2)Let go of the restrictive talk
From now on I want you to catch yourself when you start thinking restrictively. Don’t be fooled, you don’t have to be on a hard-core diet to be thinking restrictively. It can be as sneaky as thinking things such as:
“I need to eat really healthy today to make up for last night”
“I’ve got to eat perfectly today so I can look good in my outfit on Saturday night”
“I am going away this weekend and I know I will eat crap, so I will cut back on my portion sizes this week”.
If you do catch yourself thinking like this. I want you to come back to the present moment and replace it with the phrase, “how can I eat with balance today?”.
When we shift our mindset from restriction to balance, we see food not as “good” or “bad” but rather what can I eat to nourish and fuel my body. All foods become allowed.
This is why I also really encourage you to have a healthy dessert each night or throughout the day. It is when we deprive ourselves, that we in fact crave the food more. If you need help starting this, I am here to help you. Start by having one or two pieces of dark chocolate at night and allow yourself to be fully present and enjoy it, without guilt. Incorporating this into your day is so important to healing your relationship with food.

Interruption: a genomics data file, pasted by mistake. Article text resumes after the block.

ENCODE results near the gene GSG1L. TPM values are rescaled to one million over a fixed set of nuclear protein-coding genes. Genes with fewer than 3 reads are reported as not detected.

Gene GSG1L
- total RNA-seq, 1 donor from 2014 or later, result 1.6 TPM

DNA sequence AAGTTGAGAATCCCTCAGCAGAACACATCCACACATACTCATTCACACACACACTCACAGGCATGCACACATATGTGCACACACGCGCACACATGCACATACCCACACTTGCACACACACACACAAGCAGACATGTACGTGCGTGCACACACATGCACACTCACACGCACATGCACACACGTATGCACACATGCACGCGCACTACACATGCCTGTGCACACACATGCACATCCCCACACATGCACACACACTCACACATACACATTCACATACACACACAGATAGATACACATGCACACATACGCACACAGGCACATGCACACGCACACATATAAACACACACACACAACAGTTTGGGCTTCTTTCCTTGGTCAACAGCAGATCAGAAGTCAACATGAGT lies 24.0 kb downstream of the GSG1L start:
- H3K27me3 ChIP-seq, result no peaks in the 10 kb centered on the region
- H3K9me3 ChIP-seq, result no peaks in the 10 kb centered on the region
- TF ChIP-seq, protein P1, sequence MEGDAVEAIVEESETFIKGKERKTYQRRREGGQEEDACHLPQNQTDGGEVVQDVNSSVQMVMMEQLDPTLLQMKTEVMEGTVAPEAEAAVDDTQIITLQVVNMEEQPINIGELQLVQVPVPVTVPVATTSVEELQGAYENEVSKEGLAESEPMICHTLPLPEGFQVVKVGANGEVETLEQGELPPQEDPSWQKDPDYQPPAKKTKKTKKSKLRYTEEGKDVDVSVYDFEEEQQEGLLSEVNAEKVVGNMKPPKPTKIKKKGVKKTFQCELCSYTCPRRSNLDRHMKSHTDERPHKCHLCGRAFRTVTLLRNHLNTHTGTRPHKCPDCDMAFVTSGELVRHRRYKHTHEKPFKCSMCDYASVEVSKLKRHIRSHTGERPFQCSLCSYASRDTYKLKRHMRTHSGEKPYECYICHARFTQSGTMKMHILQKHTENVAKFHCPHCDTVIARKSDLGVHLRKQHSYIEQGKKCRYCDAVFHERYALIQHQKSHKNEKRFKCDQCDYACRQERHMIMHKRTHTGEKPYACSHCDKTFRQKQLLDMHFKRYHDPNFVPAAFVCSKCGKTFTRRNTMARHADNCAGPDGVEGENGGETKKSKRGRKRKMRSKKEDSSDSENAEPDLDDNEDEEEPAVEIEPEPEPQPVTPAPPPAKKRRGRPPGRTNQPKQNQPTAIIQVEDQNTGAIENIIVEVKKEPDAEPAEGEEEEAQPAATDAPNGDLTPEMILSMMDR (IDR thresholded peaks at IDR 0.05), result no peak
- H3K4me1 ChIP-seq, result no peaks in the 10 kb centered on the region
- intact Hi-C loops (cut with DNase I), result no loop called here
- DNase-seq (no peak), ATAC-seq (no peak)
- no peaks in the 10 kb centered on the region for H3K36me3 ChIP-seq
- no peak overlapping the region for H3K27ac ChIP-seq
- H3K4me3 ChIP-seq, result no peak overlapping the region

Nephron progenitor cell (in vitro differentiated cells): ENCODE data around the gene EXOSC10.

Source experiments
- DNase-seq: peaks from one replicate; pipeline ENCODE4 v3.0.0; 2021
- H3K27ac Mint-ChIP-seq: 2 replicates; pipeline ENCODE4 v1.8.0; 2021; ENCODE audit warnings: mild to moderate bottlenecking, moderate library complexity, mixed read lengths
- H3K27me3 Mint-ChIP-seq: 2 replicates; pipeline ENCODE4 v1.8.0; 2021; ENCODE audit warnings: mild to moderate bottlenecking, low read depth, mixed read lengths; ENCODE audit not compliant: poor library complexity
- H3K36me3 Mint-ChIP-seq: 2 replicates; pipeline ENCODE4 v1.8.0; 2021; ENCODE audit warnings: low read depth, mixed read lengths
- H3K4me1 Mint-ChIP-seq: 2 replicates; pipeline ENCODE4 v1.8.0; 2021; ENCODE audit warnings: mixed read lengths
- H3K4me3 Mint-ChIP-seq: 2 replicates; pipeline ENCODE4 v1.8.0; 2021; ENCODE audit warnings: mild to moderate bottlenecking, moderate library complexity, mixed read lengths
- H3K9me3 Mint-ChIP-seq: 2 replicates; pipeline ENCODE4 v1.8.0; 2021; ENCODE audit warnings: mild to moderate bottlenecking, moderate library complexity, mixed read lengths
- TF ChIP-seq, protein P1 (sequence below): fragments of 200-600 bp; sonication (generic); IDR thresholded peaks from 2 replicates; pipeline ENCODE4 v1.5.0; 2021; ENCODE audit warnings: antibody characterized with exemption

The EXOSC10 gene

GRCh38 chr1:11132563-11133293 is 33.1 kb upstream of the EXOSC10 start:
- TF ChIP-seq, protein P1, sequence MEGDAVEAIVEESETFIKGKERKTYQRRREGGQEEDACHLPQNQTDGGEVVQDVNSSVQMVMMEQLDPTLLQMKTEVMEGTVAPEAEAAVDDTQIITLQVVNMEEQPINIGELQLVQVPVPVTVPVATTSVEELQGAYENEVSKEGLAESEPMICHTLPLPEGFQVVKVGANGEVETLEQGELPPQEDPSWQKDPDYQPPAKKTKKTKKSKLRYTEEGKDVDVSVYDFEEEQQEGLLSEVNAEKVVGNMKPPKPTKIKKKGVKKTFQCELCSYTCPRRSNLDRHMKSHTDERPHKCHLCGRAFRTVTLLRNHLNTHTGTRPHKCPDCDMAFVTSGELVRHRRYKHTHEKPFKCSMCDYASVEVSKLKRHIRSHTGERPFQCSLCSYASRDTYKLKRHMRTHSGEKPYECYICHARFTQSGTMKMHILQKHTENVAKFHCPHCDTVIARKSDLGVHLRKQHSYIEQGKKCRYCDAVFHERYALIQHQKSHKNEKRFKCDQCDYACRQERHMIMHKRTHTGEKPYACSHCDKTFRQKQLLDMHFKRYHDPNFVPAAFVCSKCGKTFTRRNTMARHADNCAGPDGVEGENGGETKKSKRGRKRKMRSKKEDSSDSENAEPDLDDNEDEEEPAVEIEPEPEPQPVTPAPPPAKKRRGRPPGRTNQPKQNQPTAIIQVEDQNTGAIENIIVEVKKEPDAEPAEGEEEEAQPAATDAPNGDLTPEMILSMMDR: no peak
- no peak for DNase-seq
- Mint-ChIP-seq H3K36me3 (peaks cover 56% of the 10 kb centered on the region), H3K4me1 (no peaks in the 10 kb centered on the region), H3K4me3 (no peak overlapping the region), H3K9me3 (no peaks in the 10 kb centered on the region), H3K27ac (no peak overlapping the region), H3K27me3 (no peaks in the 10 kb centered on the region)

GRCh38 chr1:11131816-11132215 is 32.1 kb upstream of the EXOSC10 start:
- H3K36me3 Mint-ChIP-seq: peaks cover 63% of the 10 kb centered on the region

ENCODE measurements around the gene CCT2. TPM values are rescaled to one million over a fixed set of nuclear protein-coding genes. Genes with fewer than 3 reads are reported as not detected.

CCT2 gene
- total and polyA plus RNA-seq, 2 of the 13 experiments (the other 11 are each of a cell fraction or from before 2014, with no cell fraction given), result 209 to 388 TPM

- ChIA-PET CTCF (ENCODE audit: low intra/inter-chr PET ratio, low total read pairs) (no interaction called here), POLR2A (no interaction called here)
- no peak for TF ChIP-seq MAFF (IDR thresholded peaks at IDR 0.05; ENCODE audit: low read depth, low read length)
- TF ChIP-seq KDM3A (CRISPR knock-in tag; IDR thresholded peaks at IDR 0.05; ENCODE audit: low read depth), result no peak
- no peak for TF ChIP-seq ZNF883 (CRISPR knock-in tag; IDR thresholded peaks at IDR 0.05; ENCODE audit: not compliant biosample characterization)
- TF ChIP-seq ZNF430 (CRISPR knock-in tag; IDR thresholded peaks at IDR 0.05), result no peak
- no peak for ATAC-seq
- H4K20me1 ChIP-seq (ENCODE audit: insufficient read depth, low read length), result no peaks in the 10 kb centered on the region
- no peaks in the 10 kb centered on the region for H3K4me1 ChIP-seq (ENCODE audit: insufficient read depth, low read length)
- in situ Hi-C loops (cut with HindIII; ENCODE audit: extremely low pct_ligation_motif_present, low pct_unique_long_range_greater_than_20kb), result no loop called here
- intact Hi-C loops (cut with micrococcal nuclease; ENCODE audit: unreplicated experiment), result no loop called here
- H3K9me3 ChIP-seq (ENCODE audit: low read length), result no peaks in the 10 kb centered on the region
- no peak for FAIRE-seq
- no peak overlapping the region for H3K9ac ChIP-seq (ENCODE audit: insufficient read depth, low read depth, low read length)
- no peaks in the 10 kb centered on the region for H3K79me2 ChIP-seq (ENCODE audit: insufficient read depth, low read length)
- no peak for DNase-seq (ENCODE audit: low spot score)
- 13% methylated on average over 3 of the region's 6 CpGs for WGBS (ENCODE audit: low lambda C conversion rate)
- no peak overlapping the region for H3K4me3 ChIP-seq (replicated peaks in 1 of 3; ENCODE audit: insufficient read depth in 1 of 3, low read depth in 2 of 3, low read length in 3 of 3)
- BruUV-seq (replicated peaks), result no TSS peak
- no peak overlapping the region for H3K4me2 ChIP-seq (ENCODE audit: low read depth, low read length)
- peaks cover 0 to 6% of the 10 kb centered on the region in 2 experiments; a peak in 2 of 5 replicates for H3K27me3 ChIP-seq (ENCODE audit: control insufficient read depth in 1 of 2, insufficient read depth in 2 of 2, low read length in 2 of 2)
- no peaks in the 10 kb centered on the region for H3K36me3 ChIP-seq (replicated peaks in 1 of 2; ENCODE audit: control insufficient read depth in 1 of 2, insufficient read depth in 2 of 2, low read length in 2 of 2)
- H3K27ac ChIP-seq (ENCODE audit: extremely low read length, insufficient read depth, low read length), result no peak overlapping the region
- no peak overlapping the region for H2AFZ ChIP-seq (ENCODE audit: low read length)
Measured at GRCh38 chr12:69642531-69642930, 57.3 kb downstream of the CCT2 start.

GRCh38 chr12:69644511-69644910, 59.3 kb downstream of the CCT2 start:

Remember, perfect eating is not healthy eating.
3)Make sure you are eating enough during the day
This one is a game changer. When we are eating regularly, every two to three hours, we are keeping our blood sugar levels very happy and this in turn can be a huge step towards overcoming your bingeing habits.
It is when we wait until the last minute to eat and when we let our bodies get to the point of starvation that we end up overeating. We get ‘hangry’. A feeling that no one, not even your worst enemy should go through (am I right?)!
Instead, I encourage you to start having three main meals and snacks for those times when you feel peckish throughout the day. Snack inspiration includes: a banana, apple with peanut butter, yoghurt with berries, bliss balls, veggie sticks with hummus. Listen to what your body feels like, which I know, is much harder said than done.
Ensure that your main meals are balanced and include a form of quality protein, wholegrain carbohydrates, a source of good fat and of course, lots of veggies. When we eat a balanced meal, we are consuming the macronutrients to keep our bodies satisfied and well fuelled! Life’s too short to be running on half a tank.
4)Remember you are enough
You are enough. Just as you are. There is nothing wrong with you. You don’t need to change for anyone. Don’t waste your life thinking differently.
Let yourself eat. Let yourself live. Let yourself love. Don’t wait until you are skinnier, smarter or prettier. Because that day has already and always will be there.